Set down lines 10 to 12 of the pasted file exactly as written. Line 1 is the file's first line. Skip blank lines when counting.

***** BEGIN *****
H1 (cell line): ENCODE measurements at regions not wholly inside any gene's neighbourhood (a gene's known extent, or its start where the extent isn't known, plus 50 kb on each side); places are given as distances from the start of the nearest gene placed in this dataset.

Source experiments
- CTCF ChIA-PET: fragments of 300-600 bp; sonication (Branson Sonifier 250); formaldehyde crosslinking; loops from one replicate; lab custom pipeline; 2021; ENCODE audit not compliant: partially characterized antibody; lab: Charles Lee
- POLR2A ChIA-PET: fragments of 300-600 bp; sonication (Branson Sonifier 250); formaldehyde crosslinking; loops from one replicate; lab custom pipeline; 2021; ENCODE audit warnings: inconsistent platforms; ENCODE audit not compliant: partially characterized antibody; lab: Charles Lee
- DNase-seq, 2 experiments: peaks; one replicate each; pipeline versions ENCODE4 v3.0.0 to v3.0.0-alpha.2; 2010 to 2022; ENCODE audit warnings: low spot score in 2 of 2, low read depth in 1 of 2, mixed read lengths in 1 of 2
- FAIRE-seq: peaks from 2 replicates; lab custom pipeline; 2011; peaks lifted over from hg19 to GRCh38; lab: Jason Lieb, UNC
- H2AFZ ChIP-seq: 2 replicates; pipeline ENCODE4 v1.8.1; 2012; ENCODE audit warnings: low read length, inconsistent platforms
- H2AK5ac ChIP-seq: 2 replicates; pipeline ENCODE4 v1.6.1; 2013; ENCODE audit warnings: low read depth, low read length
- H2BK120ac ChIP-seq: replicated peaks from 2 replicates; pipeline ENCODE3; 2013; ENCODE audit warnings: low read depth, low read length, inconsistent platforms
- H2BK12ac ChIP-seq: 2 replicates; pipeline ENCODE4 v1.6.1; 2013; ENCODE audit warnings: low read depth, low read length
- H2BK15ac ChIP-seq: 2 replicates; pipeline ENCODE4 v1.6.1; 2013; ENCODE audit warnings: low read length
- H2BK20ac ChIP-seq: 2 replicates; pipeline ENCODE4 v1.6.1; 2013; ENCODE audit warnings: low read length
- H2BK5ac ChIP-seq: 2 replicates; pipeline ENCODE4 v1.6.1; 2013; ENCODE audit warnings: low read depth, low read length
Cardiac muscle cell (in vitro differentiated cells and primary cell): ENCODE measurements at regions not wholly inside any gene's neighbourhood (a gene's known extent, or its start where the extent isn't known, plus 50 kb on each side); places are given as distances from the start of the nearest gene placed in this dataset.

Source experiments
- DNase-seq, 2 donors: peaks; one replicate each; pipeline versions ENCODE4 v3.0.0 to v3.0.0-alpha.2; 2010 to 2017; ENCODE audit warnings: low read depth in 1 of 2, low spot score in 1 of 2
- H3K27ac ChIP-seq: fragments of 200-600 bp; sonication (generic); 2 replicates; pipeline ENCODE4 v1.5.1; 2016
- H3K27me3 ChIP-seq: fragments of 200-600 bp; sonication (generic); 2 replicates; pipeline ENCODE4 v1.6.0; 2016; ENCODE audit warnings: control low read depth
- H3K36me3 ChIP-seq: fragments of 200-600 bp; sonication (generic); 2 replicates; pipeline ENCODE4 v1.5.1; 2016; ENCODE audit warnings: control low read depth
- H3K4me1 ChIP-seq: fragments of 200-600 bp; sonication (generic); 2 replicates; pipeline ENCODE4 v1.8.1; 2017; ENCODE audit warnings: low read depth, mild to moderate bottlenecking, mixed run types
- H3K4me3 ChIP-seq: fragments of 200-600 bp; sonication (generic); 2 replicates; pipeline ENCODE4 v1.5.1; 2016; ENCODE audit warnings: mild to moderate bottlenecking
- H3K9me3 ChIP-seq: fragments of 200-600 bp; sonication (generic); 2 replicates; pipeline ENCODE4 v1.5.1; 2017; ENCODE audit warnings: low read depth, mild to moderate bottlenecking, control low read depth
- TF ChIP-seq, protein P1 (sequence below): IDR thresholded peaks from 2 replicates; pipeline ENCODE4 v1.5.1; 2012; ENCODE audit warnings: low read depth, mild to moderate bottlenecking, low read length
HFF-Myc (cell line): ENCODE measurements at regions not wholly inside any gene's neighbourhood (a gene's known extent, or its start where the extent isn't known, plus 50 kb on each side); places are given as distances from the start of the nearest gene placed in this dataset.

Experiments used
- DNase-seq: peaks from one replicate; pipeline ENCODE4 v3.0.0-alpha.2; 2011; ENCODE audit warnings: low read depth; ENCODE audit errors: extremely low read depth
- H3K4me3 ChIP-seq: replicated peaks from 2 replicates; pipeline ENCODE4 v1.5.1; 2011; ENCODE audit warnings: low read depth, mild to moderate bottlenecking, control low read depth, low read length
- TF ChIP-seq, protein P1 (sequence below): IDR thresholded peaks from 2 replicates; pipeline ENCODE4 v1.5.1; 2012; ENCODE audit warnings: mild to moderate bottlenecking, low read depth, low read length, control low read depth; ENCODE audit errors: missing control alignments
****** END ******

- H2BK12ac ChIP-seq: 2 replicates; pipeline ENCODE4 v1.6.1; 2013; ENCODE audit warnings: low read depth, low read length
- H2BK15ac ChIP-seq: 2 replicates; pipeline ENCODE4 v1.6.1; 2013; ENCODE audit warnings: low read length
- H2BK20ac ChIP-seq: 2 replicates; pipeline ENCODE4 v1.6.1; 2013; ENCODE audit warnings: low read length